The point is, we are gigantically flawed. Oh, my God, such screw-ups. We can be such total asshats. And if you’re in the public eye, like Brian Williams, or in the public baby toe, like me, it goes viral.

We do the best we can. Sigh. Some days go better than others. We get to start our new 24 hours every time we remember. I’m also remembering the old wisdom story about the elder who tells a young girl that inside him, inside all humans, are two dogs, a good dog and an aggressive dog. They’re always at war. The girl asks him which dog usually wins. He thinks about it, and says, “The one I feed the most.” So I am going to feed my kinder side, forgive and trust Brian Williams, me, and, sight unseen, you. His story will to play out however it does, almost entirely based on NBC’s financial considerations. In the meantime, we can wish him and his family well.

 

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Show Me the Money

Sex get’s most of the hype as the big conversation topic prior to getting married. This is probably because, in general, sex is a lot more enjoyable to practice than any of the other issues a couple might face. With that said, the issue of money will usually be a more divisive topic than sex throughout a couples’ marriage.

Money will usually come up more than sex because we deal with it every day. The limitations placed on us in life are generally most evident when we look at our checking register.

So, what needs to be discussed about money prior to getting married? I’m glad you asked, because there’s plenty to cover. Before this conversation is had with your significant other, agree to be curious and graceful with one another. This is not a light-hearted topic. The below list is not an exhaustive list of questions and topics, but is meant to set the table for which to have an ongoing conversation about money.

Family history of money

What were the financial aspects of growing up? Everyone comes from someone, and everyone is shaped by the way that their family of origin handled their money. Some questions to consider here: What was important for your family? What or Where did they spend their money? What was their philosophy on saving, giving, and debt? Did you ever feel pressured to spend or not spend mom/dad’s money? Did money get talked about, and was this appropriate?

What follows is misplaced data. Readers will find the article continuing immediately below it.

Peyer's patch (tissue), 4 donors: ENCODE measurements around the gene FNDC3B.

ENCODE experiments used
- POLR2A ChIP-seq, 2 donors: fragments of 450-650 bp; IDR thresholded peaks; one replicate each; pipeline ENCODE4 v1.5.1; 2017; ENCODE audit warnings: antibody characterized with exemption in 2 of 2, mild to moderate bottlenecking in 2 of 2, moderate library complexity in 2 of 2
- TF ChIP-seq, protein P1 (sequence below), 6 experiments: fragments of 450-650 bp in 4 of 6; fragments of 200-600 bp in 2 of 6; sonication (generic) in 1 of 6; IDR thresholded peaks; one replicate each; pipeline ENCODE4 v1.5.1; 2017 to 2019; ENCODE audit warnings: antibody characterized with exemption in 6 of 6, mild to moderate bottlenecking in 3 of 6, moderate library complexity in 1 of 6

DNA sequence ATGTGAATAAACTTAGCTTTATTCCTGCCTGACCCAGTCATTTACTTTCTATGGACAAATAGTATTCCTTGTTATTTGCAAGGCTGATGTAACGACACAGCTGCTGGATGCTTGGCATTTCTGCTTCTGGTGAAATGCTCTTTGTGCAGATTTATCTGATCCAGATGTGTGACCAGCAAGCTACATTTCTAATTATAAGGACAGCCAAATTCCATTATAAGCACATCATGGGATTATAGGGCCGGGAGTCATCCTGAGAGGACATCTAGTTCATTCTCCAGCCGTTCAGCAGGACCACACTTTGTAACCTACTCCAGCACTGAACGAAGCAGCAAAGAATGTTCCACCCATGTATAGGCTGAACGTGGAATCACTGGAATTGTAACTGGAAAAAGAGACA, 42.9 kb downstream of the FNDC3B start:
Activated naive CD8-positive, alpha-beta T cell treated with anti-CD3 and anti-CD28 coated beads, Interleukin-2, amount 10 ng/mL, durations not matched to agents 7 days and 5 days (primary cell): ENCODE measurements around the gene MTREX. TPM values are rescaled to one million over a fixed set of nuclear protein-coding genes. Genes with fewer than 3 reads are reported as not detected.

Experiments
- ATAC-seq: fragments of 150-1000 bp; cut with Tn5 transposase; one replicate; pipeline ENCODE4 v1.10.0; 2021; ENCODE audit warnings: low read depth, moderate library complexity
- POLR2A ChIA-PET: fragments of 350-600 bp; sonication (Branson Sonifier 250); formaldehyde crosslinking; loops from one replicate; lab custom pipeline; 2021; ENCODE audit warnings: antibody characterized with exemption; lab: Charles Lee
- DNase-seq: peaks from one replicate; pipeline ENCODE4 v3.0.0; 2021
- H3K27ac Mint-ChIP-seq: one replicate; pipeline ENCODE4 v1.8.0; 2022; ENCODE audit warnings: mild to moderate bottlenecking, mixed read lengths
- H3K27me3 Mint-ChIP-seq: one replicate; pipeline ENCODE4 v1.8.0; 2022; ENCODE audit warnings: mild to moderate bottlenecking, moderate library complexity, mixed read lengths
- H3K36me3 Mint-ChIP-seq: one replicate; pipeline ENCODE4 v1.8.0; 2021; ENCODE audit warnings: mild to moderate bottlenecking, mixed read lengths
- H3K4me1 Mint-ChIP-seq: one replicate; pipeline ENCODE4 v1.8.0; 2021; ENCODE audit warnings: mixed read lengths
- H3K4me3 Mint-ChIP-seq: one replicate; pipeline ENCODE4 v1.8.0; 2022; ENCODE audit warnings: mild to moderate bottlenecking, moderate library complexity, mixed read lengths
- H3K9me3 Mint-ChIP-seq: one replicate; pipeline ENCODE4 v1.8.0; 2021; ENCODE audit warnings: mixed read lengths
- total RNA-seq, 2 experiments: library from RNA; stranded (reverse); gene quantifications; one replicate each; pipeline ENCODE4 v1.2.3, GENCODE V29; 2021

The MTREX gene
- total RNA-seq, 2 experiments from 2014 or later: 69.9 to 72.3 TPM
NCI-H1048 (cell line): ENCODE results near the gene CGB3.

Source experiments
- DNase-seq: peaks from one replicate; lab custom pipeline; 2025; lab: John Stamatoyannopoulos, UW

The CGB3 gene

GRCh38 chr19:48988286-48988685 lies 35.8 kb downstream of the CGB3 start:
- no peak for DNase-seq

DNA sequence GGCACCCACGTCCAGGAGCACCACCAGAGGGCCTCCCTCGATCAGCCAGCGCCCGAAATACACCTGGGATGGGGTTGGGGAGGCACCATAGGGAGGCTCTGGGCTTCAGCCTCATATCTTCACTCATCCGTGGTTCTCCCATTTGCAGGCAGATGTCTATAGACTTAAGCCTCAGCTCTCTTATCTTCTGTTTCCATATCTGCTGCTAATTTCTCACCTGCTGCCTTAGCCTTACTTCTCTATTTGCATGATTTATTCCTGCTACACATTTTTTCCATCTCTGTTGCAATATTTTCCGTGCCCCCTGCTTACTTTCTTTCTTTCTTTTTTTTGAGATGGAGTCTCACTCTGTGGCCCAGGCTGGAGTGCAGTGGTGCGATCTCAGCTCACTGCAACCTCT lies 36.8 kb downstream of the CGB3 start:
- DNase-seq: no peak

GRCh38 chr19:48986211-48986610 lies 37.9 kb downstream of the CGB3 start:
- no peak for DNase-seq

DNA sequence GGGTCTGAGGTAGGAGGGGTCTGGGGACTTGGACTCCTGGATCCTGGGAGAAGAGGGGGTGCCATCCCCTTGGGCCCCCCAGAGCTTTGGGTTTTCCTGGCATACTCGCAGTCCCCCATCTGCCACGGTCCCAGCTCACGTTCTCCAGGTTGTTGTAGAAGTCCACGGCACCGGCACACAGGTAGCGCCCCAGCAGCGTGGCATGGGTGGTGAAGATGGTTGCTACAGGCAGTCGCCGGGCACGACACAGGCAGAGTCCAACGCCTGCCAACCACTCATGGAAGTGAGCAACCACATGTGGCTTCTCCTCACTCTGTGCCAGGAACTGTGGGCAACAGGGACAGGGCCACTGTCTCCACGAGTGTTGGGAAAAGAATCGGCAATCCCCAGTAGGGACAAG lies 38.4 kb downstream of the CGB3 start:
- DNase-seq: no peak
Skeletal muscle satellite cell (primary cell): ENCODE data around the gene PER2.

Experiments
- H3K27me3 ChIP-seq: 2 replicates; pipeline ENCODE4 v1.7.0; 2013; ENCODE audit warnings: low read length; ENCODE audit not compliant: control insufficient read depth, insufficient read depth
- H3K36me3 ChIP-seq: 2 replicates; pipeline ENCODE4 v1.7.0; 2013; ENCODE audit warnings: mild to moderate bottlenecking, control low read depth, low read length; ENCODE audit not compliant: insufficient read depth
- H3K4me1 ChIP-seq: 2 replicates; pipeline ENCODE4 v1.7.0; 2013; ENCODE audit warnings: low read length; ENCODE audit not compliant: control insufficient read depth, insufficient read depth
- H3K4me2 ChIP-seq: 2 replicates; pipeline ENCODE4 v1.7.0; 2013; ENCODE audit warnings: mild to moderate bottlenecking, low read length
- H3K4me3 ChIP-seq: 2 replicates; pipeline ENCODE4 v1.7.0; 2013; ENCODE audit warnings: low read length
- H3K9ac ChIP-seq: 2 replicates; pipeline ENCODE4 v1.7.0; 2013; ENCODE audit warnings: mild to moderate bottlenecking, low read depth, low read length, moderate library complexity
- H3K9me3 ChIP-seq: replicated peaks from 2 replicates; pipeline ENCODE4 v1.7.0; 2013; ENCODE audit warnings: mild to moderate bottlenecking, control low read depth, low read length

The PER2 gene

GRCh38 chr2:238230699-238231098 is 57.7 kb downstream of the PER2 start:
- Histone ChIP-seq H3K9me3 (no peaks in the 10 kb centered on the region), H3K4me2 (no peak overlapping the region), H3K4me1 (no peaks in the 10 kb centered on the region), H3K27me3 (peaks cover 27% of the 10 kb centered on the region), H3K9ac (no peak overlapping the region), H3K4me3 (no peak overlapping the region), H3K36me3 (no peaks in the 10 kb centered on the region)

Purpose of money

Believe it or not, we all have very different ideas about what money is to be used for. Some view money as a security blanket, shielding them from the harsh realities of life. Some might view it as a fleeting object, to be spent when you have it. Can money buy happiness? What is the purpose and meaning of money?

Personal stories with money

What are the three to five most influential acts you’ve done that have had to do with money.? This could be a poor decision that resulted in a hardship (like the time I bought a pager when I was 16 so that my work, a shoe store, could get a hold of me — I spent hundreds of dollars on that pager and maybe received a total of 10 pages). On the other side, this could be a gift made to someone in need. Regardless, we all have stories about how and what we have done with money that reflect some of who we are.

Financial truths today

What are the financial details of your current situation? What is your salary, bonuses, commissions, etc? How much money do you have in savings, retirement, checking accounts, etc? What about debts, student loans, car notes, etc? What’s your credit story (if I pulled your credit report, what story would it tell)? Is there anything that you would change about the way you deal with money today?

Financial hopes tomorrow

One of the great aspects of getting married is that we get a chance to start fresh with some areas that we might not have handled well in the past. Money is one of those opportunities.

Do you anticipate both husband and wife working outside of the home indefinitely? How do the prospect of kids influence this decision? How do you want to handle saving, spending, retirement, college, etc?

If both husband and wife are working at the beginning of marriage, how do you want to harness the power of two incomes? A lot of times couples increase their standard of living once two incomes are put into the pot. I always suggest keeping the same standard of lifestyle for the first year, and then adjust as you see fit. Having more money in the bank will generally provide a safer place from which to have discussions about money together.

Beyond these topics that help you to address the past, present, and future, I suggest putting some boundaries in place that help couples succeed in their financial marriage. Firstly, once married do not have separate checking accounts. Open a joint account as soon as possible, and begin paying everything together from that account. Secondly, have bi-weekly and monthly budget meetings. Lastly, dream big. Talk about vacations, cars, trips, and home decor. Do some fun things together with money, and make your money work for you.